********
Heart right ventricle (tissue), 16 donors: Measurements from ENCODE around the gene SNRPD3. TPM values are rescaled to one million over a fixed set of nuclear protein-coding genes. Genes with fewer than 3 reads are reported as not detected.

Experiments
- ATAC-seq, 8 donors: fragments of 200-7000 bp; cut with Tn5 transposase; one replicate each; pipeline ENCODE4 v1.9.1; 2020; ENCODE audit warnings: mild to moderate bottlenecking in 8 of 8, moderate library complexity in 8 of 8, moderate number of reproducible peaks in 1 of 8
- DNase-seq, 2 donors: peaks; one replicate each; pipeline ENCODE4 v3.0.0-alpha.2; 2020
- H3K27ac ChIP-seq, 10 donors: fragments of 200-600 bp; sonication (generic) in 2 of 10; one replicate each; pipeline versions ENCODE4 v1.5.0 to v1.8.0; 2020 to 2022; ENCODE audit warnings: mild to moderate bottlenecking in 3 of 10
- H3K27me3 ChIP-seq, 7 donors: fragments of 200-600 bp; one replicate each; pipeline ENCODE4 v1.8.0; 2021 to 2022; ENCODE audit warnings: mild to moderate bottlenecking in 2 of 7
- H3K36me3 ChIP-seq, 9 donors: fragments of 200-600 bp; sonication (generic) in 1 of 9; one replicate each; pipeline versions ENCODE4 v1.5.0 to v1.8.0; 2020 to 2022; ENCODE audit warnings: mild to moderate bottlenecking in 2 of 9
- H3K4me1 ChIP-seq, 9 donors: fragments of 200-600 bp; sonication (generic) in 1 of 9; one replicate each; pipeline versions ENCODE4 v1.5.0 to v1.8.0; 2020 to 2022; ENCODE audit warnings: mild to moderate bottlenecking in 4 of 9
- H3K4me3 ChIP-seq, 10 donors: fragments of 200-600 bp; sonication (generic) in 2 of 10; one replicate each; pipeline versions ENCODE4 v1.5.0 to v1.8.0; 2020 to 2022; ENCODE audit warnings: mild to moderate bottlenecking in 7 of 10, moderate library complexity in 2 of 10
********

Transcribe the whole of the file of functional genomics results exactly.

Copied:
Heart right ventricle (tissue), 16 donors: Measurements from ENCODE around the gene SNRPD3. TPM values are rescaled to one million over a fixed set of nuclear protein-coding genes. Genes with fewer than 3 reads are reported as not detected.

Experiments
- ATAC-seq, 8 donors: fragments of 200-7000 bp; cut with Tn5 transposase; one replicate each; pipeline ENCODE4 v1.9.1; 2020; ENCODE audit warnings: mild to moderate bottlenecking in 8 of 8, moderate library complexity in 8 of 8, moderate number of reproducible peaks in 1 of 8
- DNase-seq, 2 donors: peaks; one replicate each; pipeline ENCODE4 v3.0.0-alpha.2; 2020
- H3K27ac ChIP-seq, 10 donors: fragments of 200-600 bp; sonication (generic) in 2 of 10; one replicate each; pipeline versions ENCODE4 v1.5.0 to v1.8.0; 2020 to 2022; ENCODE audit warnings: mild to moderate bottlenecking in 3 of 10
- H3K27me3 ChIP-seq, 7 donors: fragments of 200-600 bp; one replicate each; pipeline ENCODE4 v1.8.0; 2021 to 2022; ENCODE audit warnings: mild to moderate bottlenecking in 2 of 7
- H3K36me3 ChIP-seq, 9 donors: fragments of 200-600 bp; sonication (generic) in 1 of 9; one replicate each; pipeline versions ENCODE4 v1.5.0 to v1.8.0; 2020 to 2022; ENCODE audit warnings: mild to moderate bottlenecking in 2 of 9
- H3K4me1 ChIP-seq, 9 donors: fragments of 200-600 bp; sonication (generic) in 1 of 9; one replicate each; pipeline versions ENCODE4 v1.5.0 to v1.8.0; 2020 to 2022; ENCODE audit warnings: mild to moderate bottlenecking in 4 of 9
- H3K4me3 ChIP-seq, 10 donors: fragments of 200-600 bp; sonication (generic) in 2 of 10; one replicate each; pipeline versions ENCODE4 v1.5.0 to v1.8.0; 2020 to 2022; ENCODE audit warnings: mild to moderate bottlenecking in 7 of 10, moderate library complexity in 2 of 10